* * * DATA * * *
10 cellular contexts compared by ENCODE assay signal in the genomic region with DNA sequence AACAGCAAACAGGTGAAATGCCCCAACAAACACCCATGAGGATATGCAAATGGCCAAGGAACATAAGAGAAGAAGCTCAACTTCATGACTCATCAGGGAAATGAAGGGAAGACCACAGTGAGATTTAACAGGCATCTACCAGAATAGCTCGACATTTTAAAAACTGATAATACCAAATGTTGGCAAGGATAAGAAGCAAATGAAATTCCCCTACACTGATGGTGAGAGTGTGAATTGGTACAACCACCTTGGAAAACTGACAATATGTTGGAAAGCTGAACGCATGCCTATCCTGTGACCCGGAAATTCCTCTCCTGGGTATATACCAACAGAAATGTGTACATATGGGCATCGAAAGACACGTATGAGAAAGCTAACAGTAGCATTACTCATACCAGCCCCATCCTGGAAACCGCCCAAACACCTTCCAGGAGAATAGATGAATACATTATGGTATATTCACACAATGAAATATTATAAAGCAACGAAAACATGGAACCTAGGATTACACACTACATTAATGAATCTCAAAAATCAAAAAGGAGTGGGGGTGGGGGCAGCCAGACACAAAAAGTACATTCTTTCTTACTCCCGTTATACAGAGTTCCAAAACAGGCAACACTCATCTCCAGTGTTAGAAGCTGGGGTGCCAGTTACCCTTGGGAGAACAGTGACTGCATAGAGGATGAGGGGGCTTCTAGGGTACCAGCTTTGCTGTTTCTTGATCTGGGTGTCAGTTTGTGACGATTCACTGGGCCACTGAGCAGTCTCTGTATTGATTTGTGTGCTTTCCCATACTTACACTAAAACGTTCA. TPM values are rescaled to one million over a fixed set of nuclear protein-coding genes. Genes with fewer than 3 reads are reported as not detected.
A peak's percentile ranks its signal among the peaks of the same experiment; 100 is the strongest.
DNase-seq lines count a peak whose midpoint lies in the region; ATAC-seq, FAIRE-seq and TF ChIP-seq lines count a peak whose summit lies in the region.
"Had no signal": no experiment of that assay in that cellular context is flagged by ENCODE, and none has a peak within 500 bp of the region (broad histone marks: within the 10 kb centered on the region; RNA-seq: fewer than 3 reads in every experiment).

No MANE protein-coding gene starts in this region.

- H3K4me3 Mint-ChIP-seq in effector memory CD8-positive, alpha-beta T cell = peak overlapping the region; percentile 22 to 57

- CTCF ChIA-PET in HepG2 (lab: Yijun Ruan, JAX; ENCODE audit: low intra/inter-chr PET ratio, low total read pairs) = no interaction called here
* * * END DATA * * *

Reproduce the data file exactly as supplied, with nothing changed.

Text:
10 cellular contexts compared by ENCODE assay signal in the genomic region with DNA sequence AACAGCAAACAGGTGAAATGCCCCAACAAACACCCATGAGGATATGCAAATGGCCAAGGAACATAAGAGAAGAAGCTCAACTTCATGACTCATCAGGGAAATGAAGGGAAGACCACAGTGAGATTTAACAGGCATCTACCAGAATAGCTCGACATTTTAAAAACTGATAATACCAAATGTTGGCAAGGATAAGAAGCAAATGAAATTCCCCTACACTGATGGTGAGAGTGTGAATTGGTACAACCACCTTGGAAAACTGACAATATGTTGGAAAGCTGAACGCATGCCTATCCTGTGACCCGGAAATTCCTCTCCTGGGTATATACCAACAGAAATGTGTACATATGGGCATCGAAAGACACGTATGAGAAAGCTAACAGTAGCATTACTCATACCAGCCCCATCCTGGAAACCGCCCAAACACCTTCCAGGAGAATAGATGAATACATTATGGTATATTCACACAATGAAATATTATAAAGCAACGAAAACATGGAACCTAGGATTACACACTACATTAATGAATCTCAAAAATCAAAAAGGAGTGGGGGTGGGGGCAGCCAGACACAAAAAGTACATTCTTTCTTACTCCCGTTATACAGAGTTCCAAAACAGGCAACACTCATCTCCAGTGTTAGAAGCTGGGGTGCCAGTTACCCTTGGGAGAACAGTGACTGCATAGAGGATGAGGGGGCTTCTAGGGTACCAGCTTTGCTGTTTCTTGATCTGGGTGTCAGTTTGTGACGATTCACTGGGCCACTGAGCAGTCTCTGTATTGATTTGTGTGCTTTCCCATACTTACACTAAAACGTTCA. TPM values are rescaled to one million over a fixed set of nuclear protein-coding genes. Genes with fewer than 3 reads are reported as not detected.
A peak's percentile ranks its signal among the peaks of the same experiment; 100 is the strongest.
DNase-seq lines count a peak whose midpoint lies in the region; ATAC-seq, FAIRE-seq and TF ChIP-seq lines count a peak whose summit lies in the region.
"Had no signal": no experiment of that assay in that cellular context is flagged by ENCODE, and none has a peak within 500 bp of the region (broad histone marks: within the 10 kb centered on the region; RNA-seq: fewer than 3 reads in every experiment).

No MANE protein-coding gene starts in this region.

- H3K4me3 Mint-ChIP-seq in effector memory CD8-positive, alpha-beta T cell = peak overlapping the region; percentile 22 to 57

- CTCF ChIA-PET in HepG2 (lab: Yijun Ruan, JAX; ENCODE audit: low intra/inter-chr PET ratio, low total read pairs) = no interaction called here